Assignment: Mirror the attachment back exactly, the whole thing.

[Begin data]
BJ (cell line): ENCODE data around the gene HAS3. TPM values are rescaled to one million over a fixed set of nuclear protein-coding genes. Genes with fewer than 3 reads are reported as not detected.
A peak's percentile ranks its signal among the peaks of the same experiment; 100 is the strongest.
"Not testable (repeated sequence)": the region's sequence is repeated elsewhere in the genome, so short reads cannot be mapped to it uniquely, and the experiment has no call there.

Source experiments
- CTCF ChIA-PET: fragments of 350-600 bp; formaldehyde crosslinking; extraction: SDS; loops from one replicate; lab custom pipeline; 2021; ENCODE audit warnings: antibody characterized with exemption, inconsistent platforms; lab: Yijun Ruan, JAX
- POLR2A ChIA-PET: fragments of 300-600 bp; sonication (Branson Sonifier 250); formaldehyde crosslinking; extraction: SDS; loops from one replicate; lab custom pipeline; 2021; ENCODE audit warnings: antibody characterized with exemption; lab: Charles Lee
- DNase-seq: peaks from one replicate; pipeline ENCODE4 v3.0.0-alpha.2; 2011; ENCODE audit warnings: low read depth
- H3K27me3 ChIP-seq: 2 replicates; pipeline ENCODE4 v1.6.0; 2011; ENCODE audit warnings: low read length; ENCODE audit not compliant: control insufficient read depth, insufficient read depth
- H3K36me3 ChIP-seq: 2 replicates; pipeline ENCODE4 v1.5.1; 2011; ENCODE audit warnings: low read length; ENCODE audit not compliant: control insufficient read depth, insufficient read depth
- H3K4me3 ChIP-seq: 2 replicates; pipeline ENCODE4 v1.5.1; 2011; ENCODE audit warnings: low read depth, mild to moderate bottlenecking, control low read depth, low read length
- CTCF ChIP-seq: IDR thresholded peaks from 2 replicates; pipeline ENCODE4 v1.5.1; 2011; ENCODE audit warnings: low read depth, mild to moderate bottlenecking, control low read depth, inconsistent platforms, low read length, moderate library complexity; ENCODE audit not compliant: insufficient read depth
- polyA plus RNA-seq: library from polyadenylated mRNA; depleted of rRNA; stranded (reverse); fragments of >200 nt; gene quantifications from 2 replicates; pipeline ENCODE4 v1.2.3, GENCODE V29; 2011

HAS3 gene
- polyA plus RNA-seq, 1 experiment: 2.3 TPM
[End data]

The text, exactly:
BJ (cell line): ENCODE data around the gene HAS3. TPM values are rescaled to one million over a fixed set of nuclear protein-coding genes. Genes with fewer than 3 reads are reported as not detected.
A peak's percentile ranks its signal among the peaks of the same experiment; 100 is the strongest.
"Not testable (repeated sequence)": the region's sequence is repeated elsewhere in the genome, so short reads cannot be mapped to it uniquely, and the experiment has no call there.

Source experiments
- CTCF ChIA-PET: fragments of 350-600 bp; formaldehyde crosslinking; extraction: SDS; loops from one replicate; lab custom pipeline; 2021; ENCODE audit warnings: antibody characterized with exemption, inconsistent platforms; lab: Yijun Ruan, JAX
- POLR2A ChIA-PET: fragments of 300-600 bp; sonication (Branson Sonifier 250); formaldehyde crosslinking; extraction: SDS; loops from one replicate; lab custom pipeline; 2021; ENCODE audit warnings: antibody characterized with exemption; lab: Charles Lee
- DNase-seq: peaks from one replicate; pipeline ENCODE4 v3.0.0-alpha.2; 2011; ENCODE audit warnings: low read depth
- H3K27me3 ChIP-seq: 2 replicates; pipeline ENCODE4 v1.6.0; 2011; ENCODE audit warnings: low read length; ENCODE audit not compliant: control insufficient read depth, insufficient read depth
- H3K36me3 ChIP-seq: 2 replicates; pipeline ENCODE4 v1.5.1; 2011; ENCODE audit warnings: low read length; ENCODE audit not compliant: control insufficient read depth, insufficient read depth
- H3K4me3 ChIP-seq: 2 replicates; pipeline ENCODE4 v1.5.1; 2011; ENCODE audit warnings: low read depth, mild to moderate bottlenecking, control low read depth, low read length
- CTCF ChIP-seq: IDR thresholded peaks from 2 replicates; pipeline ENCODE4 v1.5.1; 2011; ENCODE audit warnings: low read depth, mild to moderate bottlenecking, control low read depth, inconsistent platforms, low read length, moderate library complexity; ENCODE audit not compliant: insufficient read depth
- polyA plus RNA-seq: library from polyadenylated mRNA; depleted of rRNA; stranded (reverse); fragments of >200 nt; gene quantifications from 2 replicates; pipeline ENCODE4 v1.2.3, GENCODE V29; 2011

HAS3 gene
- polyA plus RNA-seq, 1 experiment: 2.3 TPM